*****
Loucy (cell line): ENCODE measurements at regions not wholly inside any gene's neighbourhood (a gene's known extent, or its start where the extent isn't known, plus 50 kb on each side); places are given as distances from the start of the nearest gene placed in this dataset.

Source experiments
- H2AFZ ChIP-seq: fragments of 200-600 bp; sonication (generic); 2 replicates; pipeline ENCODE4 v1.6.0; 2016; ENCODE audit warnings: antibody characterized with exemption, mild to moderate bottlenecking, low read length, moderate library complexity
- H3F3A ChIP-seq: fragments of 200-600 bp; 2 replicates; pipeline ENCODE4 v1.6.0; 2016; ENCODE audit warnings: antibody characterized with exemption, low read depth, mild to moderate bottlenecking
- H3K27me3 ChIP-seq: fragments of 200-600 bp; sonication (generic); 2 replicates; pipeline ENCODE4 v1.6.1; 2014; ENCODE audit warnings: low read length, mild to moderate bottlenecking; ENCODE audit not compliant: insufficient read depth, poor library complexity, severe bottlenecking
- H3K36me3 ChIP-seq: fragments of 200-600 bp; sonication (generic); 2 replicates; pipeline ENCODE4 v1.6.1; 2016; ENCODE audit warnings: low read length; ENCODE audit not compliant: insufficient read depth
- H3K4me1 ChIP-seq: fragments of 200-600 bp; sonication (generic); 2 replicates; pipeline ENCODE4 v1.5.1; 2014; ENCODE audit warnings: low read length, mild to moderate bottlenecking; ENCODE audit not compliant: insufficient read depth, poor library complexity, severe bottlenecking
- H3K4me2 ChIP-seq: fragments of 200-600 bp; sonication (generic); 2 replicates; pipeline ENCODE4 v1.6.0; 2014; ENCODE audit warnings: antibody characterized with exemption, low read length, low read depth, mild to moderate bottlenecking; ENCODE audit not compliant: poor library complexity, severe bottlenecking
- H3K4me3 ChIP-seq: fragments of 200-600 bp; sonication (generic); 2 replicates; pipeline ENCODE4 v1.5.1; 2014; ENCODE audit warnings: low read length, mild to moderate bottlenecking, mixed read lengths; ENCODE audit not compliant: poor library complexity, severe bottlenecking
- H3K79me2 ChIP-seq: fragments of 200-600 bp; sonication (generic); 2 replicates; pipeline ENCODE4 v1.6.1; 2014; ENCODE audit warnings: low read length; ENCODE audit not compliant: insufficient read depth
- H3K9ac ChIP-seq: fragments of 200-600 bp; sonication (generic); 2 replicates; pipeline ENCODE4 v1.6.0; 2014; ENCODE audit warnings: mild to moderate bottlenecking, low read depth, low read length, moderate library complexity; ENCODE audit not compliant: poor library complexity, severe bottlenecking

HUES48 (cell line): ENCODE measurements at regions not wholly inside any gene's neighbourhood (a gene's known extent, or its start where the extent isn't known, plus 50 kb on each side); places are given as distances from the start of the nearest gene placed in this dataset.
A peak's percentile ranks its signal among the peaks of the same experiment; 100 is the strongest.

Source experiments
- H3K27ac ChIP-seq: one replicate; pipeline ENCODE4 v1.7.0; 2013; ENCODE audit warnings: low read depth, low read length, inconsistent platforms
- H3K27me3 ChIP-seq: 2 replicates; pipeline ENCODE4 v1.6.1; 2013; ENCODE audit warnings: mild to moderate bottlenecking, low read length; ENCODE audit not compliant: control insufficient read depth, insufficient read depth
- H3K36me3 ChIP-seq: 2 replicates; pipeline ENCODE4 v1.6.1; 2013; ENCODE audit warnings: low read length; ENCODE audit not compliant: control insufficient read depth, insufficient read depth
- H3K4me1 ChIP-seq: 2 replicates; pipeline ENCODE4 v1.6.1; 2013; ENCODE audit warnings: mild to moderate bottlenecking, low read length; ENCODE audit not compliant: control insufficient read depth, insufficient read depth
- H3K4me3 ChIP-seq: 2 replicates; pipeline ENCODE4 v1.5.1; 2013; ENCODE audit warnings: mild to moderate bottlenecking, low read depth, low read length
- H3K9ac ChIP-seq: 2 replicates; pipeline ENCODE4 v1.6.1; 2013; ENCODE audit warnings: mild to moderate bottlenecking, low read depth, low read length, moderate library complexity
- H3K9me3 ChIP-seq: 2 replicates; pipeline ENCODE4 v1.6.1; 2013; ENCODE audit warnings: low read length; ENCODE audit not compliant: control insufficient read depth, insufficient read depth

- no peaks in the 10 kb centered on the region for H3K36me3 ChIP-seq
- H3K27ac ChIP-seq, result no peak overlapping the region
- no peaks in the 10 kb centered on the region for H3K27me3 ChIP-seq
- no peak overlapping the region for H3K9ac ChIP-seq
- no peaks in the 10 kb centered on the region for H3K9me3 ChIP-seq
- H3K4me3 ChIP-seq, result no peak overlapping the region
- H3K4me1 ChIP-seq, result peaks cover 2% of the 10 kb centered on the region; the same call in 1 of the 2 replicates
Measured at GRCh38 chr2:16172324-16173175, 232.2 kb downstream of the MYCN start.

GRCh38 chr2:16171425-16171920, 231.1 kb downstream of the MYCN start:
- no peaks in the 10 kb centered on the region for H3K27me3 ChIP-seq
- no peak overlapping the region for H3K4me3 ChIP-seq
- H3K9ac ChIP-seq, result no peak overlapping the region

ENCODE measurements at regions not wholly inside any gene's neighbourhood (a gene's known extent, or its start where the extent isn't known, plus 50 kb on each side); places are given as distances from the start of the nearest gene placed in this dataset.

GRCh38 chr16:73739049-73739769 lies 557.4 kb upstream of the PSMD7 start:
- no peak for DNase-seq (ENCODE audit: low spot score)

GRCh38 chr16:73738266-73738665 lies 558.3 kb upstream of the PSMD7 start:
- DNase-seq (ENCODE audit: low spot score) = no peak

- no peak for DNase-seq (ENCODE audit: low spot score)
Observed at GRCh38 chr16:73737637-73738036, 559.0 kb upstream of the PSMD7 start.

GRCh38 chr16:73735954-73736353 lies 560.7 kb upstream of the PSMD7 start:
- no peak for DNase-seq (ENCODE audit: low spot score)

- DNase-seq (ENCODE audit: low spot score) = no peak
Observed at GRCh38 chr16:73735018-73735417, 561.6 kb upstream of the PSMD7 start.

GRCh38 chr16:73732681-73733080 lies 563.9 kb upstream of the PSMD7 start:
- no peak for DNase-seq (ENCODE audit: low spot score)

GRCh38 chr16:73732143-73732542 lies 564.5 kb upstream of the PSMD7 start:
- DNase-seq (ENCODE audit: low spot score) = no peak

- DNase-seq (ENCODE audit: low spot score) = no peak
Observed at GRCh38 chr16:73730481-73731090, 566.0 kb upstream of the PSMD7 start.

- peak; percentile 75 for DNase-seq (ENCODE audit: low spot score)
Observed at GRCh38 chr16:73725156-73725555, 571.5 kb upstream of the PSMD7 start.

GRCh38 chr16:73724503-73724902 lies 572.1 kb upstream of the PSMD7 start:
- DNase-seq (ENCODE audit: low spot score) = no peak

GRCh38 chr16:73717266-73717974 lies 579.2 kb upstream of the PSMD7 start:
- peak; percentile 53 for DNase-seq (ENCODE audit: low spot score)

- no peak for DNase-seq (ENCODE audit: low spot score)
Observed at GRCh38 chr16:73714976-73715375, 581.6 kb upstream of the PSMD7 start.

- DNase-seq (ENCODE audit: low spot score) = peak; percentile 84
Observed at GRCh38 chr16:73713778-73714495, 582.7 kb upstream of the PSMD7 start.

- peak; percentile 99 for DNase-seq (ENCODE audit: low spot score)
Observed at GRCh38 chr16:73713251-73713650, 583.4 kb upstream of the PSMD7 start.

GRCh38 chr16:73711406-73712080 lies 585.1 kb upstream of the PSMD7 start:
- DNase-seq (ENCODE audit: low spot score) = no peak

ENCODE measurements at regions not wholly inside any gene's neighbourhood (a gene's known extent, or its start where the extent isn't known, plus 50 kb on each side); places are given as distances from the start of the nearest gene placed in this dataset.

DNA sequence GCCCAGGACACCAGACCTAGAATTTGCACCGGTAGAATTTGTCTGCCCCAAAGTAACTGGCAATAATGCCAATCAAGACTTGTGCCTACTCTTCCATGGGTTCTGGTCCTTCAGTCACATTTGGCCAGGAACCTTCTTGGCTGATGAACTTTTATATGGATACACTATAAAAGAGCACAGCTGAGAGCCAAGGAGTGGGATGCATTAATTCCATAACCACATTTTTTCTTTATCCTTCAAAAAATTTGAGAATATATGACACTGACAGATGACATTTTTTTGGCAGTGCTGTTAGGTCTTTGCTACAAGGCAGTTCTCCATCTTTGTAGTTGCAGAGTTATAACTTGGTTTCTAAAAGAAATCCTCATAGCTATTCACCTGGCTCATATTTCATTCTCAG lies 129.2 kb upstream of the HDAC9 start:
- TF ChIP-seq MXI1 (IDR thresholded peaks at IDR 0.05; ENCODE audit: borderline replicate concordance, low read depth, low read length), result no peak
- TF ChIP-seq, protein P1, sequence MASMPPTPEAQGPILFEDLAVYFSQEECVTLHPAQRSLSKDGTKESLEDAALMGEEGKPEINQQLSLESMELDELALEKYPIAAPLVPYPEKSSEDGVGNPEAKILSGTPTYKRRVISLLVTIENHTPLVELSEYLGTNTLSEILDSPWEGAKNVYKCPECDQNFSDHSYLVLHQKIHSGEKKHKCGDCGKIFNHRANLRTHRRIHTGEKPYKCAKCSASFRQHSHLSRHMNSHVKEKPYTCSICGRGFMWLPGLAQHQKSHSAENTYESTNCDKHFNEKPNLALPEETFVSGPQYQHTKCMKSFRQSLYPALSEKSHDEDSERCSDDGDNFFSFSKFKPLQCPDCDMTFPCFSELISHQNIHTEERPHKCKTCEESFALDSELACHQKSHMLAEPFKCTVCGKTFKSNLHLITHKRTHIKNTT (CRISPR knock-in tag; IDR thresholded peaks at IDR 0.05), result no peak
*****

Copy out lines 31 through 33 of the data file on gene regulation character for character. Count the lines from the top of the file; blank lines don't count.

- no peaks in the 10 kb centered on the region for H3K27me3 ChIP-seq
- no peak overlapping the region for H3K4me3 ChIP-seq
- H3K9ac ChIP-seq, result no peak overlapping the region